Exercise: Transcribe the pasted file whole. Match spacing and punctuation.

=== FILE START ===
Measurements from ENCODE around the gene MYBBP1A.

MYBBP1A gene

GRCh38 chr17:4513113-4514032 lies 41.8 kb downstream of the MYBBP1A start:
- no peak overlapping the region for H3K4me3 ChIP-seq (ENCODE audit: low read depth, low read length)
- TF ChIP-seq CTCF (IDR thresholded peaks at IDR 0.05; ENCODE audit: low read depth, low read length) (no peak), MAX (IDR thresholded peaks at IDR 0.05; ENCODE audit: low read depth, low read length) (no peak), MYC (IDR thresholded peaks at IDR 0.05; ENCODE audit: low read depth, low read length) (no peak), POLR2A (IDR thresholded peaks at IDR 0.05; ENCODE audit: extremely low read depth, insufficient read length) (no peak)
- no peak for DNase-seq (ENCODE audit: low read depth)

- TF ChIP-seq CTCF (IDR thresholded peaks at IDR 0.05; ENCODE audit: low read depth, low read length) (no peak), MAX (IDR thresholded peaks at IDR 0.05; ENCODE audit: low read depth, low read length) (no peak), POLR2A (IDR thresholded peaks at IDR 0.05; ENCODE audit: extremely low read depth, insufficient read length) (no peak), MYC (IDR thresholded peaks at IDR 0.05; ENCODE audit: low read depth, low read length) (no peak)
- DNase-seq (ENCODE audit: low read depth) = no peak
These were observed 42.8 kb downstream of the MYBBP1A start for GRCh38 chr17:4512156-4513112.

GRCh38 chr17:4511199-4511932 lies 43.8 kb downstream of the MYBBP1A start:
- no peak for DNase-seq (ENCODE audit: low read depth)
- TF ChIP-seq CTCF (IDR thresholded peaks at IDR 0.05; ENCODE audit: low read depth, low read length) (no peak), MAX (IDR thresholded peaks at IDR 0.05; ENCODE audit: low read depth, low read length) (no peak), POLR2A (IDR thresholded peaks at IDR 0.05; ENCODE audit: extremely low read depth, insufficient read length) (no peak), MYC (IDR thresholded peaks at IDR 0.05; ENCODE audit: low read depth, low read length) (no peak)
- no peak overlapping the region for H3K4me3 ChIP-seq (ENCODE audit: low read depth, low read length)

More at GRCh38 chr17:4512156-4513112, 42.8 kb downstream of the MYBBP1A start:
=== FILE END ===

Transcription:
Measurements from ENCODE around the gene MYBBP1A.

MYBBP1A gene

GRCh38 chr17:4513113-4514032 lies 41.8 kb downstream of the MYBBP1A start:
- no peak overlapping the region for H3K4me3 ChIP-seq (ENCODE audit: low read depth, low read length)
- TF ChIP-seq CTCF (IDR thresholded peaks at IDR 0.05; ENCODE audit: low read depth, low read length) (no peak), MAX (IDR thresholded peaks at IDR 0.05; ENCODE audit: low read depth, low read length) (no peak), MYC (IDR thresholded peaks at IDR 0.05; ENCODE audit: low read depth, low read length) (no peak), POLR2A (IDR thresholded peaks at IDR 0.05; ENCODE audit: extremely low read depth, insufficient read length) (no peak)
- no peak for DNase-seq (ENCODE audit: low read depth)

- TF ChIP-seq CTCF (IDR thresholded peaks at IDR 0.05; ENCODE audit: low read depth, low read length) (no peak), MAX (IDR thresholded peaks at IDR 0.05; ENCODE audit: low read depth, low read length) (no peak), POLR2A (IDR thresholded peaks at IDR 0.05; ENCODE audit: extremely low read depth, insufficient read length) (no peak), MYC (IDR thresholded peaks at IDR 0.05; ENCODE audit: low read depth, low read length) (no peak)
- DNase-seq (ENCODE audit: low read depth) = no peak
These were observed 42.8 kb downstream of the MYBBP1A start for GRCh38 chr17:4512156-4513112.

GRCh38 chr17:4511199-4511932 lies 43.8 kb downstream of the MYBBP1A start:
- no peak for DNase-seq (ENCODE audit: low read depth)
- TF ChIP-seq CTCF (IDR thresholded peaks at IDR 0.05; ENCODE audit: low read depth, low read length) (no peak), MAX (IDR thresholded peaks at IDR 0.05; ENCODE audit: low read depth, low read length) (no peak), POLR2A (IDR thresholded peaks at IDR 0.05; ENCODE audit: extremely low read depth, insufficient read length) (no peak), MYC (IDR thresholded peaks at IDR 0.05; ENCODE audit: low read depth, low read length) (no peak)
- no peak overlapping the region for H3K4me3 ChIP-seq (ENCODE audit: low read depth, low read length)

More at GRCh38 chr17:4512156-4513112, 42.8 kb downstream of the MYBBP1A start: